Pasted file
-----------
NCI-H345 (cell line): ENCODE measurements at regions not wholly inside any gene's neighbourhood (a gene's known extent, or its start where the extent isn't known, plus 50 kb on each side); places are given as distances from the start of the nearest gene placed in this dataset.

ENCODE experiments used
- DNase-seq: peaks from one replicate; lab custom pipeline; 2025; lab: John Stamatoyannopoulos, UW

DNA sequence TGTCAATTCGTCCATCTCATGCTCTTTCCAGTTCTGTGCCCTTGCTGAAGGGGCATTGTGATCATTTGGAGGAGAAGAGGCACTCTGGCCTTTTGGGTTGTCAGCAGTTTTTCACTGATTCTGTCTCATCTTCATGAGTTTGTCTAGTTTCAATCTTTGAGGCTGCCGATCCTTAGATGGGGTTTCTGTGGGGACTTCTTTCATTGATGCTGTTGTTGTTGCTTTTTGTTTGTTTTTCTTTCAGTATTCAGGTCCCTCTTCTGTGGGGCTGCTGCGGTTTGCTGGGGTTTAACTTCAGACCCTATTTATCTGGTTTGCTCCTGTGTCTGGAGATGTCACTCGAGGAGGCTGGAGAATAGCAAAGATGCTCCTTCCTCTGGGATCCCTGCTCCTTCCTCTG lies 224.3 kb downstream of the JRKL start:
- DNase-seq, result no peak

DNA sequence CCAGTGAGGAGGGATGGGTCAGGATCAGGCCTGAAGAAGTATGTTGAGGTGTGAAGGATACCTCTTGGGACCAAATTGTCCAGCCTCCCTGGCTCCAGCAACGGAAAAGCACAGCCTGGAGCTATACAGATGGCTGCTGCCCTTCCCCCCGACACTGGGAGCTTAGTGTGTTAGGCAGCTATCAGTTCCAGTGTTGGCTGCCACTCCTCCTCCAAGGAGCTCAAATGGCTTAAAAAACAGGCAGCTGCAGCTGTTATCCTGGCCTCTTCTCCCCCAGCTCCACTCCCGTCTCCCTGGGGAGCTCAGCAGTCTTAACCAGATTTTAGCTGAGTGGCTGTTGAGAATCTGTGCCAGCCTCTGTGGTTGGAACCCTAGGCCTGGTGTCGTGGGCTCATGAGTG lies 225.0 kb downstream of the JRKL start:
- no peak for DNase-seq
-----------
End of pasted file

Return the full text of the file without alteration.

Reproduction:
NCI-H345 (cell line): ENCODE measurements at regions not wholly inside any gene's neighbourhood (a gene's known extent, or its start where the extent isn't known, plus 50 kb on each side); places are given as distances from the start of the nearest gene placed in this dataset.

ENCODE experiments used
- DNase-seq: peaks from one replicate; lab custom pipeline; 2025; lab: John Stamatoyannopoulos, UW

DNA sequence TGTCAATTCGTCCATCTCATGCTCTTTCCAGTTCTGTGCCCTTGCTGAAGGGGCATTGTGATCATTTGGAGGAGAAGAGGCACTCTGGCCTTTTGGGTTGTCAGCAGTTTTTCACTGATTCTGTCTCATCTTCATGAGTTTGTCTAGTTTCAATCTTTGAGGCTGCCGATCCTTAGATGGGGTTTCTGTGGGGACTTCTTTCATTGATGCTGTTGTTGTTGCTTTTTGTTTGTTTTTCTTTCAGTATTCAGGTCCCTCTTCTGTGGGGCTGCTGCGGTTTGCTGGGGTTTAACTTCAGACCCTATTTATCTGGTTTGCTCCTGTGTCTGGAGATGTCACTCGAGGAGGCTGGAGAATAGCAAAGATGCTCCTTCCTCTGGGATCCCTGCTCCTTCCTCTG lies 224.3 kb downstream of the JRKL start:
- DNase-seq, result no peak

DNA sequence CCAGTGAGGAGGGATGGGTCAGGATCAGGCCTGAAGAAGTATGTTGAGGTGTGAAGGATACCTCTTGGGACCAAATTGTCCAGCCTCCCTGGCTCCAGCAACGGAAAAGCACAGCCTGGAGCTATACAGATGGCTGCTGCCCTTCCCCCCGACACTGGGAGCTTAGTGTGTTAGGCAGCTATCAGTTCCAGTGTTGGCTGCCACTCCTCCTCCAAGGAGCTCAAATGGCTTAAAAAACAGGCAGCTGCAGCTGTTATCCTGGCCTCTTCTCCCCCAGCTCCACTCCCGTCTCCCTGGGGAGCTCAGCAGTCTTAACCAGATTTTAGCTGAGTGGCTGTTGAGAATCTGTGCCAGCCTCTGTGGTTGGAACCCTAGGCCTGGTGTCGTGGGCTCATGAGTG lies 225.0 kb downstream of the JRKL start:
- no peak for DNase-seq